Sheung Wan is an area west of Central and is considered part of Central and Western district. There’s nothing much for me to write about Sheung Wan apart from the fact that this is a place where the MTR Island line ends on the western part of Hong Kong island (although construction on extending the line further west into Kennedy Town is underway). If i could describe Sheung Wan i think it would be the part of HK that still retains the nostalgic feel of old Shanghai. Though many of the old buildings and ladder streets have made way to modern construction, Sheung Wan is a great place to explore on foot (as i did once) for its traditional shops and businesses. The place was one of the earliest occupied by the British, in fact, it is here at Possession Point, the foot of Possession Street where the Union Jack was first hoisted. The boundaries of Sheung Wan are difficult to define, but basically the district stretches from the Sheung Wan MTR station in the east to King George V Memorial Park and Eastern Street in the west. The harbour naturally is the northern border, while Hollywood Rd (shared with Central) is the southern limit.
To the regular tourist, apart from the old school style shops, there’s nothing quite interesting to be found in Sheung Wan. It is an area lined with commercial centres and retail outlets of local brand on one end to another. The main roads are Connaught Road West, Des Voeux Road West and Queen’s Road West. The Western Harbour Crossing (the underground tunnel connecting Kowloon Peninsula and Hong Kong Island) also makes way here as well as the ferry terminal to Macau, also located here. The eastern end towards the border to Central is lined with upmarket antique and carpet shops and trendy eateries. However, once you head west of Aberdeen Street the scene changes: you’ll soon be passing traditional wreath and coffin makers, as well as several funeral shops. Further west and you would find yourself hard to imagine that a few kilometers east you were in the midst of towering skyscrapers, humongous buildings and surrounded with modern architectures. Older shops and businesses can be found and along the pier bordering the harbor and you can see old people fishing for what you would consider as only disdain catch. It’s hard to describe the feeling of being in Sheung Wan but if you have time to spare, it’s good to travel here and traverse the many colours of life Sheung Wan have to offer.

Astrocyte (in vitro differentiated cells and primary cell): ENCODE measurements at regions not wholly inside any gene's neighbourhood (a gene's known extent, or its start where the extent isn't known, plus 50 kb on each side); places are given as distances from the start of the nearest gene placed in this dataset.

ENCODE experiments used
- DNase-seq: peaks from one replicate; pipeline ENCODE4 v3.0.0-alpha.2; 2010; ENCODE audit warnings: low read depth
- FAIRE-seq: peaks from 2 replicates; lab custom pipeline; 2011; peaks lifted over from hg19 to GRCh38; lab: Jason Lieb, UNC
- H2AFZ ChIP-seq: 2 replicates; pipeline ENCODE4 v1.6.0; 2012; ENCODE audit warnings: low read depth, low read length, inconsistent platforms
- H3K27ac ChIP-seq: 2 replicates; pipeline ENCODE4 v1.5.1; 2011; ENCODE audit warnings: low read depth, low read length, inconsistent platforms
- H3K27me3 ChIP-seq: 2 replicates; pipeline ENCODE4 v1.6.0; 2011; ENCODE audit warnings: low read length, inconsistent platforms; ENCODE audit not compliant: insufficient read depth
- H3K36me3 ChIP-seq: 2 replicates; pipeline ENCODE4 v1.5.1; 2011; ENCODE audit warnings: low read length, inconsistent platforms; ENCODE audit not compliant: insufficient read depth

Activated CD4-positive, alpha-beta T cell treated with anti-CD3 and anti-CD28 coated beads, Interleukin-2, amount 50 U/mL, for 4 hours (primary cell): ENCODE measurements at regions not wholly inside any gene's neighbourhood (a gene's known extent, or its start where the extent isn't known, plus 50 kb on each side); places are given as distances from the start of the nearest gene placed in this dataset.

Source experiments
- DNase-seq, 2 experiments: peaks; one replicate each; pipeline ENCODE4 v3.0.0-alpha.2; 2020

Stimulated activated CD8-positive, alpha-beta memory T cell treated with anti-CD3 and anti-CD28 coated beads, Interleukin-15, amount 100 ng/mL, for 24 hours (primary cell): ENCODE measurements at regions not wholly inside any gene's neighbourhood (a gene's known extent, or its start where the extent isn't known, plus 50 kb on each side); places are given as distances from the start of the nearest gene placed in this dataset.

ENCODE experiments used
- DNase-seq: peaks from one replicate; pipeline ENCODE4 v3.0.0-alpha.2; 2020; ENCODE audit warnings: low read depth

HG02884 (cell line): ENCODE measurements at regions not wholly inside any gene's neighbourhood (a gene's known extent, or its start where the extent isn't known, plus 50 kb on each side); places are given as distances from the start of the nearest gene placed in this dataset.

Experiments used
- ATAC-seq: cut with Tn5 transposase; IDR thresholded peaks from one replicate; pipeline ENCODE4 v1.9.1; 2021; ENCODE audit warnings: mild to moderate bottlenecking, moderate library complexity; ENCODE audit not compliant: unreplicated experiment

Sightseeing: Apart from the old shops on the western end and the more modern stores on the east side, a few worth visiting places around Sheung Wan below.
Man Mo Temple: Located at 124-126 Hollywood Rd (MTR, Sheung Wan exit A2, it will be a long walk along Hillier Street after the exit onto Queen’s Road Central and then along Ladder Street until you reach the temple), this is an old18th-century temple. One of the oldest and most famous in HK, Man Mo is dedicated to two deities, one of which is Kwan Yu (or Kwan Tai), a Han-dynasty soldier born in the 2nd century AD and now venerated as the red-cheeked pot-bellied god of war; and he is holding a sword. Lord Kwan’s popularity in Hong Kong probably has more to do with his most famous (if not revered) status as the patron god of the Triads.